Amazon.com Inc. reported its least profitable holiday quarter since 2014 on Thursday, leading to the biggest annual loss on record for the e-commerce giant, which also disappointed Wall Street with its forecast amid concerns about cloud growth.
reported a holiday profit of $278 million, or 3 cents a share, down from $1.39 a share a year ago. Revenue increased to $149.2 billion from $137.41 billion a year ago. Analysts on average were expecting earnings of 17 cents a share on sales of $145.71 billion, according to FactSet.
Shares fell more than 4% in after-hours trading immediately following the release of the results, after closing with a 7.4% increase at $112.91.
“In the short term, we face an uncertain economy, but we remain quite optimistic about the long-term opportunities for Amazon,” Chief Executive Andy Jassy said in a statement.
Amazon was expected to post a loss for the whole year for the first time since 2014, but worse-than-expected holiday earnings actually led Amazon to the company’s worst annual loss on record. For the year, Amazon produced a net loss of $2.7 billion and revenue of $513.98 billion, up from $469.82 billion a year ago and the company’s first annual sales total to surpass a half-billion dollars. Amazon had never lost more than $1.4 billion in a single year since going public in 1997, according to FactSet records.
Amazon’s fourth-quarter profit was hindered again by the decline of Rivian Automotive Inc.
stock, which cost Amazon $2.3 billion in net income in the quarter. In addition, Amazon recognized many of the costs of its recently announced layoffs and other cost cuts in fourth-quarter results as well — a $2.7 billion impairment charge included $640 million in severance charges related to layoffs and $720 million related to closures and impairment of physical stores, Chief Financial Officer Brian Olsavsky said in a call with reporters.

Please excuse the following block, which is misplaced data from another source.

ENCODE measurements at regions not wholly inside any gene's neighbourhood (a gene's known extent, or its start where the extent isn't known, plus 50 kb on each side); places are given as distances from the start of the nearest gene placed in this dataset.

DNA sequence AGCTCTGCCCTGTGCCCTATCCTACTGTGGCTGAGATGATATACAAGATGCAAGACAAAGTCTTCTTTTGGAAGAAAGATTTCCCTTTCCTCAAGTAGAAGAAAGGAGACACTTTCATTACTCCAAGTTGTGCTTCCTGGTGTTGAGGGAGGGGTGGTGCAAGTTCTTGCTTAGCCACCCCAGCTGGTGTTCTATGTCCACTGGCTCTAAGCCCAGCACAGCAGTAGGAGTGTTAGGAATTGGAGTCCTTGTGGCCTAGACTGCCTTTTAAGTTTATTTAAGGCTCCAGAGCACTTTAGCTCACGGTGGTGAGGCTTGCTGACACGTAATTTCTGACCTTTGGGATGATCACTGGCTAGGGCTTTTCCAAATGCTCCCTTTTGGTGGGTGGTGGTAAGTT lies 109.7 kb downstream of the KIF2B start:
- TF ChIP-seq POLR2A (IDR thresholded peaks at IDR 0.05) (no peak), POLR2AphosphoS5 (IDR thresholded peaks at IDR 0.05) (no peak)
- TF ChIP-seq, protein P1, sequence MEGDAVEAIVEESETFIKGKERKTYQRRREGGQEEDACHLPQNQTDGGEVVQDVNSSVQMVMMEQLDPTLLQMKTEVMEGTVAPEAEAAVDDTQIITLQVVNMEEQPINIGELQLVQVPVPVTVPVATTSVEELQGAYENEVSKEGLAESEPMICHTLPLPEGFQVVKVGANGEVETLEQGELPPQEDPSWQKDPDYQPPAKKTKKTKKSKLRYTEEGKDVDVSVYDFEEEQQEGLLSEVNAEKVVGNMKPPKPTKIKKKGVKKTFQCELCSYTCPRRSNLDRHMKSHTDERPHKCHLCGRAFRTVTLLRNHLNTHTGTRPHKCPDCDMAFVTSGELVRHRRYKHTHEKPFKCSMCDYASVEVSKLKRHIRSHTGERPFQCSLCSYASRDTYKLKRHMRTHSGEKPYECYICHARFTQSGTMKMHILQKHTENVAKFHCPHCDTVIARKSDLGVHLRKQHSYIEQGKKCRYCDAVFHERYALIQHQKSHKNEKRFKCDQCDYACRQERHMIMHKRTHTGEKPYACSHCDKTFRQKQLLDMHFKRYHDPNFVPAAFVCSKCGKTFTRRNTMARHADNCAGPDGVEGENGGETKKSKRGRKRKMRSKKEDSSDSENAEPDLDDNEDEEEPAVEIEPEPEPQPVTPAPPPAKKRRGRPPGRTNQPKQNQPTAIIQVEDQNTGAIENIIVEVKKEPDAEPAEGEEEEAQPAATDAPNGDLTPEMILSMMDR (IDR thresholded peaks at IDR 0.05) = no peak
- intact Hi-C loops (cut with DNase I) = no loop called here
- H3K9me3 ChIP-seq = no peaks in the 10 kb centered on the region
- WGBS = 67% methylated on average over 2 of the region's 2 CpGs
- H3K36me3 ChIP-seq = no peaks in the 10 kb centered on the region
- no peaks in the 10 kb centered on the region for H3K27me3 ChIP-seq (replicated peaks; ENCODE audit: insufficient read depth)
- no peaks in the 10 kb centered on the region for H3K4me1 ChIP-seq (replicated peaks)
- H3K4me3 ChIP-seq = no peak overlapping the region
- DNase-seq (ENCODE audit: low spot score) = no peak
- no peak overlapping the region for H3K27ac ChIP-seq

Without those charges, Amazon would have exceeded expectations, and recognizing them in 2022 leaves a cleaner sheet for this year, when Amazon’s ability to return to strong profitability will be the focus of Wall Street. The end result will likely rest on Amazon Web Services, or AWS, the cloud-computing offering that has supplied the bulk of Amazon’s profit in recent years, including 2022. Last year, AWS had operating profit of $22.84 billion, while the rest of the business produced an operating loss of $10.59 billion.
But cloud-computing growth has slowed, as Microsoft Corp.
displayed in its results and forecast last week, and Olsavsky confirmed the slowdown Thursday after AWS results missed expectations and suggested revenue growth had slowed to mid-teens and could stay there.
“Starting back in the middle of the third quarter of 2022, we saw our year-over-year growth rates slow as enterprises of all sizes evaluated ways to optimize their cloud spending in response to the tough macroeconomic conditions,” he said in a conference call with analysts. “As expected, these optimization efforts continued into the fourth quarter.”
Olsavsky told reporters he expected “slower growth rates for the next few quarters” for AWS, and later disclosed to analysts that revenue growth was in the mid-teens in the first month of this year. He noted that AWS revenue growth rates had been hit by customers looking to cut their cloud spending, and “we expect these optimization efforts will continue to be a headwind to AWS growth in at least the next couple of quarters.”